The ominous news for Britain is that Roger Federer, the world No 1 and Wimbledon champion, will return to play for Switzerland in the Davis Cup World Group play-off against them on 23-25 September.
Federer, who took a break when Switzerland lost at home to the Netherlands in the first round of the World Group in March, confirmed last night that he would be back for the tie, which is likely to be played in Geneva.
In fact, he was lyrical about it: "I play with great joy in the Swiss team against Britain, and I hope my contribution will be that we stay in the World Group."
There is an exciting possibility that Andrew Murray, the 17-year-old US Open junior champion who featured in Britain's win over Israel in March, will make his Davis Cup singles debut against Federer.
Jeremy Bates, the British captain, said the draw was "fantastic" and welcomed the challenge of Federer, but added: "It's up to him to decide what he does, but it makes a bit of a mockery of the competition when leading players dip in and out.
"Federer did not play when Switzerland had a chance of reaching the quarter-finals," he added, "and will come back when he's needed to keep them up."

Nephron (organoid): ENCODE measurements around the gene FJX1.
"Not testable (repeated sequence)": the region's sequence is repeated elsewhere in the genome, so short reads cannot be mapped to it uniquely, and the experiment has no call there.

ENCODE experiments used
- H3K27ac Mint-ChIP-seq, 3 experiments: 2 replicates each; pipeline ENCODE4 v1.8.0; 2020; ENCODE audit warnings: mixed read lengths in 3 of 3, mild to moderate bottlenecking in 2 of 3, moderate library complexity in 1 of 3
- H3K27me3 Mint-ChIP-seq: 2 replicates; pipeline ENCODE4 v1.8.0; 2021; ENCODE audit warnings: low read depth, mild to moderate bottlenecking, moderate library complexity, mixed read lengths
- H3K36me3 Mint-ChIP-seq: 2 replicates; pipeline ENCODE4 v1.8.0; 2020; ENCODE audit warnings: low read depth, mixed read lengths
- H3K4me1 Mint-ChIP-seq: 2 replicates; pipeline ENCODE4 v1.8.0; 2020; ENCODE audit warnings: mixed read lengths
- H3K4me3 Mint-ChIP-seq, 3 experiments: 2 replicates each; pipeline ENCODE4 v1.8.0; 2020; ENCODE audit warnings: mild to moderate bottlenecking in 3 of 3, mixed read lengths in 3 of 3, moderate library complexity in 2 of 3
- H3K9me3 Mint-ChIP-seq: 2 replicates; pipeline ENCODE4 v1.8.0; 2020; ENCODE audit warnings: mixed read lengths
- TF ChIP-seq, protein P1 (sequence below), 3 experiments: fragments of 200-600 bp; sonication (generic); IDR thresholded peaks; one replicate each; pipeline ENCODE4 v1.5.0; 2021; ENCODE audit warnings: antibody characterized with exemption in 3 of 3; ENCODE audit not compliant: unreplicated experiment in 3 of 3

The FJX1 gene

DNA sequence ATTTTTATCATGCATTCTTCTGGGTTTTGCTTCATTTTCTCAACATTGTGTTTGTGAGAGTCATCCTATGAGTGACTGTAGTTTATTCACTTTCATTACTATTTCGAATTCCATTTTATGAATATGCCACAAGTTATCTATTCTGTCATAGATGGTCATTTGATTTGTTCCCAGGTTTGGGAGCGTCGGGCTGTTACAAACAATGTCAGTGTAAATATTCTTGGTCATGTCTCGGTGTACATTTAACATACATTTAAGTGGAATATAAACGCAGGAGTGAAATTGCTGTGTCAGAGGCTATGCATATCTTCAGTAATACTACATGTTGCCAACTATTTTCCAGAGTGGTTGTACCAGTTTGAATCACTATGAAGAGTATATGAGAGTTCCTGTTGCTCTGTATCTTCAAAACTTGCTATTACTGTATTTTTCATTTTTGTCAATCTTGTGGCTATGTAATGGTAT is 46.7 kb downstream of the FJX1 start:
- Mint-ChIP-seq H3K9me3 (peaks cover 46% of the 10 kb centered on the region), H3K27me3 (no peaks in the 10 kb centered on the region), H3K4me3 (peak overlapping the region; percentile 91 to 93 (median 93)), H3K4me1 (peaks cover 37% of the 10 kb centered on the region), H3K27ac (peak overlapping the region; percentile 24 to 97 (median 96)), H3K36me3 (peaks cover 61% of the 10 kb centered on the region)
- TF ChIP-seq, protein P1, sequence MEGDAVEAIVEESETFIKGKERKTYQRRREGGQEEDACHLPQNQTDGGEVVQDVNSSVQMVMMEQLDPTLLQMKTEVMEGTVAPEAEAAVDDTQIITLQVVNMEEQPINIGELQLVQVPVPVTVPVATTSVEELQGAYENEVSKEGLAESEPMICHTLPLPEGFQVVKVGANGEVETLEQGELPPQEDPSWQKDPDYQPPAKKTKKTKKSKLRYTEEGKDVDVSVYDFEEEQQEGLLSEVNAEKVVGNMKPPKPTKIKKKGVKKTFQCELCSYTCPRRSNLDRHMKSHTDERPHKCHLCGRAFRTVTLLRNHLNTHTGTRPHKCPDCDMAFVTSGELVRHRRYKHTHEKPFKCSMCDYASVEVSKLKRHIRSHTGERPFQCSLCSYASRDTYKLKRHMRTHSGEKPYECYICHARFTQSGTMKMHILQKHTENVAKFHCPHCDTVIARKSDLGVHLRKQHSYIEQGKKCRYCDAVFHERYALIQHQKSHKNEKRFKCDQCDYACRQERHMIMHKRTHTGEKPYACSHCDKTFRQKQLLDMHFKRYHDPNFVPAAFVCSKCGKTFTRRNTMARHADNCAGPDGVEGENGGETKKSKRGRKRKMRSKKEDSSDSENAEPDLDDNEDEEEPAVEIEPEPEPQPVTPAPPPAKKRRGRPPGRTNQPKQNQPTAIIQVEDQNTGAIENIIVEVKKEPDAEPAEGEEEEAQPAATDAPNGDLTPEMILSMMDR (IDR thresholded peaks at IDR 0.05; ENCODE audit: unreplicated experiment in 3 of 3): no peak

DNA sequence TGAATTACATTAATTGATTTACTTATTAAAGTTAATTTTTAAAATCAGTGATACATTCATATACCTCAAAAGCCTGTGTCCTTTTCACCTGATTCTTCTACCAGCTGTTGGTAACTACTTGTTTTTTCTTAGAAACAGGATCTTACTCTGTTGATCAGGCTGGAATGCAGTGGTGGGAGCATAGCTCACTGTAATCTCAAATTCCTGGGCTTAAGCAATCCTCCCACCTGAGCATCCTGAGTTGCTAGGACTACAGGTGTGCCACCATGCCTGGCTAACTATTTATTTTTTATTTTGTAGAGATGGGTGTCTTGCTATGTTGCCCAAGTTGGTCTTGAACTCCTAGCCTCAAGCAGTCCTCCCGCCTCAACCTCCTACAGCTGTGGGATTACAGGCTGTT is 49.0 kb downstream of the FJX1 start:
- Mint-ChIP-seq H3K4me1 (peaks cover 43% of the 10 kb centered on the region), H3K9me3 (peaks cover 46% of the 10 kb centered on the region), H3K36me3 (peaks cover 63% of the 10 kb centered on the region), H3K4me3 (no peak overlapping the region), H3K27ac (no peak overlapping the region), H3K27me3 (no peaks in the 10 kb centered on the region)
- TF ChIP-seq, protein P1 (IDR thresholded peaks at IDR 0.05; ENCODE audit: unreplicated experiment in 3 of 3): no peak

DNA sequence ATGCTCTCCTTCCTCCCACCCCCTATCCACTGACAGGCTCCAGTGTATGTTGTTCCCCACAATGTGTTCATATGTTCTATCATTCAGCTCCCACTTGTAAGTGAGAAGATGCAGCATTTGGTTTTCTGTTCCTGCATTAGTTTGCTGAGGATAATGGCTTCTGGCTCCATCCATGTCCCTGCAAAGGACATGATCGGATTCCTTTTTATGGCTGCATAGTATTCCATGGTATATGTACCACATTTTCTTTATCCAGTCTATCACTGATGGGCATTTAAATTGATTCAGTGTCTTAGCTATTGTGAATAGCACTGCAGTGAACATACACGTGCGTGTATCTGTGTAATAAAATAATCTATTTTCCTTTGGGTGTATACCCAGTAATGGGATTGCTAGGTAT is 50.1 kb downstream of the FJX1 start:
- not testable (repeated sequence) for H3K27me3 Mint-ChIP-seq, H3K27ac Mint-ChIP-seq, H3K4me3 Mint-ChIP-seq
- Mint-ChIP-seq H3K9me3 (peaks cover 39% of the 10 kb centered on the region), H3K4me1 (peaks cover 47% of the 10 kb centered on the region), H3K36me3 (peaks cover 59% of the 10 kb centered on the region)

Greg Rusedski said Federer's presence would make it a more difficult task, but that he was looking forward to the match. Rusedski added: "You've got to think that Andy Murray has a great chance of playing. He's the one who has shown most on the court. The other players have got to show that fight to step over the others to get that place. But there is a long time to go before the tie.
"In Israel, Andy showed that determination with David Sherwood in the doubles. I think that was one of the best performances in a British Davis Cup tie in a long time. Here were two young rookies going in as the underdogs and coming up with the point. That's the sort of fight we want and need to find."
Federer is among absentees here at the Rome Masters, resting his sore feet before continuing his build-up for the French Open.
Guillermo Coria, the Argentinian ninth seed, advanced to the second round yesterday after a close-fought, three-hour contest against Fernando Gonzalez, of Chile. Coria won, 7-6, 5-7, 6-4.
Coria is adjusting to a new racket. "It's always difficult when you change," he said, "but I needed to after my shoulder operation."
The second-seeded Marat Safin, of Russia, defeated Jiri Novak, of the Czech Republic, 6-7, 6-1, 6-1. Safin would have had an easier day if he had not lost a 4-1 lead in the opening set.
Rafael Nadal, the 18-year-old Spanish star, had no problems beating Mikhail Youzhny, of Russia, 6-0 6-2.Reuse content